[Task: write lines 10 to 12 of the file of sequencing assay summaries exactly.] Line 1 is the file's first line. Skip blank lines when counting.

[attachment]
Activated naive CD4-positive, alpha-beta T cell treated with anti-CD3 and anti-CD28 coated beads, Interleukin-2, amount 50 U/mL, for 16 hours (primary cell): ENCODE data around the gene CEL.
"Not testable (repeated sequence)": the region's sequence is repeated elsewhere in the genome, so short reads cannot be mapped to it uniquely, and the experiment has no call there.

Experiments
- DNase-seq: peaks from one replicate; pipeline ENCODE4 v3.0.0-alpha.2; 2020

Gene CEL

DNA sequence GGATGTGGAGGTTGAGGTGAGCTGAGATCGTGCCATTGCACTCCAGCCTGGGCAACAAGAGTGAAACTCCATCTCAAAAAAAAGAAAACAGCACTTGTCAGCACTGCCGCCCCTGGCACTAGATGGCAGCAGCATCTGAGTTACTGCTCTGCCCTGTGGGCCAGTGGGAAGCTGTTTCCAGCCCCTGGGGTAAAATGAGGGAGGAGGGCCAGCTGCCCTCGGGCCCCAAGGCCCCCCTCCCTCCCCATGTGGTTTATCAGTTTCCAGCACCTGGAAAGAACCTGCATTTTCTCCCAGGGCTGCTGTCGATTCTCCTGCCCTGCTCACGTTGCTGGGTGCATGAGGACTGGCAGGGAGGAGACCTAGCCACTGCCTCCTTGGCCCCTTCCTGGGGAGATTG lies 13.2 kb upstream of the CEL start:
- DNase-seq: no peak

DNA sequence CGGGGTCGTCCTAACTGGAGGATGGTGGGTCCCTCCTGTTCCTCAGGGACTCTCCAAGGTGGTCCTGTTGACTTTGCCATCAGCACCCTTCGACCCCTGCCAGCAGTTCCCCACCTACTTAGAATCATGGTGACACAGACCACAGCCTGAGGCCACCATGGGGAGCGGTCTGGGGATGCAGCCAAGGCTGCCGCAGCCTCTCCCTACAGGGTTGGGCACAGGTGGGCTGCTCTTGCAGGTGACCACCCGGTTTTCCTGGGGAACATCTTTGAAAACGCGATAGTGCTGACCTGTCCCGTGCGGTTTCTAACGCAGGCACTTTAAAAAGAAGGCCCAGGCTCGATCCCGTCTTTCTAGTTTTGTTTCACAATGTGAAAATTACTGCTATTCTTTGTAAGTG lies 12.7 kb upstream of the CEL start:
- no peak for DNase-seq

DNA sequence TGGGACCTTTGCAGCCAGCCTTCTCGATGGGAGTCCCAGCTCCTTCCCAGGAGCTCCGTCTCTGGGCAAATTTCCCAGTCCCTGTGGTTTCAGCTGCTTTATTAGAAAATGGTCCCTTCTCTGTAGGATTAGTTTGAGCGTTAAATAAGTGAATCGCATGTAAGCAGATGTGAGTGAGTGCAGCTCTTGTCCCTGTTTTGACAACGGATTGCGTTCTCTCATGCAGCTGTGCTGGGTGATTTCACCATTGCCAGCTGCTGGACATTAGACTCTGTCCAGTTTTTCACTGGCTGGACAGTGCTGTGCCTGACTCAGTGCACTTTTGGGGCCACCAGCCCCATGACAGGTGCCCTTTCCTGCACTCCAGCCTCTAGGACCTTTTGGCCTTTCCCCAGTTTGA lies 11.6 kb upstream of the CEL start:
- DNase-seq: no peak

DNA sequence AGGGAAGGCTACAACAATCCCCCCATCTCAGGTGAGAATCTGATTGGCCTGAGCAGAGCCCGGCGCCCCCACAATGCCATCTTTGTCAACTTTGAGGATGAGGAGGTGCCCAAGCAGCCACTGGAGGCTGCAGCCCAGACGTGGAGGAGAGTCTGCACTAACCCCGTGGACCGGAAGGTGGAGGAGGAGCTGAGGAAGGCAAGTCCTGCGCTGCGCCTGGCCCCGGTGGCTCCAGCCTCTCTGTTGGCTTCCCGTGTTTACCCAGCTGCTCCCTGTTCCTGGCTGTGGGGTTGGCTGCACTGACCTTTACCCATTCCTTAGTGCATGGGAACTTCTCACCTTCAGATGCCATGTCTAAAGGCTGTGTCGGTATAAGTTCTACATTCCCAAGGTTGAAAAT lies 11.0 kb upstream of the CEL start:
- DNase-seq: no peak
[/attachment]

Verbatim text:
DNA sequence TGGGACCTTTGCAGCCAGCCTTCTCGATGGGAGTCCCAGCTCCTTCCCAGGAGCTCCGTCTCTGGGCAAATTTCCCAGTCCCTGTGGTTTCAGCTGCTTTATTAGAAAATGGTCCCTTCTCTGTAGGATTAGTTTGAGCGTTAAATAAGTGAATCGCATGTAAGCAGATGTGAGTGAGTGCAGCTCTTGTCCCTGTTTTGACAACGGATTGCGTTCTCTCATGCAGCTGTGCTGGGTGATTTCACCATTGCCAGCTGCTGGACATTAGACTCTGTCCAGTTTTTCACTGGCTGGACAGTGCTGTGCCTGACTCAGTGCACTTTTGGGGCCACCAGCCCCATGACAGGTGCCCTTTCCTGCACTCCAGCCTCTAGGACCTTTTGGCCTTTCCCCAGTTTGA lies 11.6 kb upstream of the CEL start:
- DNase-seq: no peak

DNA sequence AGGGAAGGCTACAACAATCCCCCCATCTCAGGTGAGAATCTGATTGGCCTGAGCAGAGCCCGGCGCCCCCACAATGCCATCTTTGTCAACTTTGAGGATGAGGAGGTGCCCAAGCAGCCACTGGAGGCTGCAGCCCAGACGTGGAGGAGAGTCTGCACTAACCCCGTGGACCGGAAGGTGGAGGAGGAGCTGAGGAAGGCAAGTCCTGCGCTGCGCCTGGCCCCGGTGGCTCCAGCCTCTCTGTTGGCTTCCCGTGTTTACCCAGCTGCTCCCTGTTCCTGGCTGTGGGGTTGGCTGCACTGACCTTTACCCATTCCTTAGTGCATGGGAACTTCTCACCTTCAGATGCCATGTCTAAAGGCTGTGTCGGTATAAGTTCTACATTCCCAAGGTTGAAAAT lies 11.0 kb upstream of the CEL start: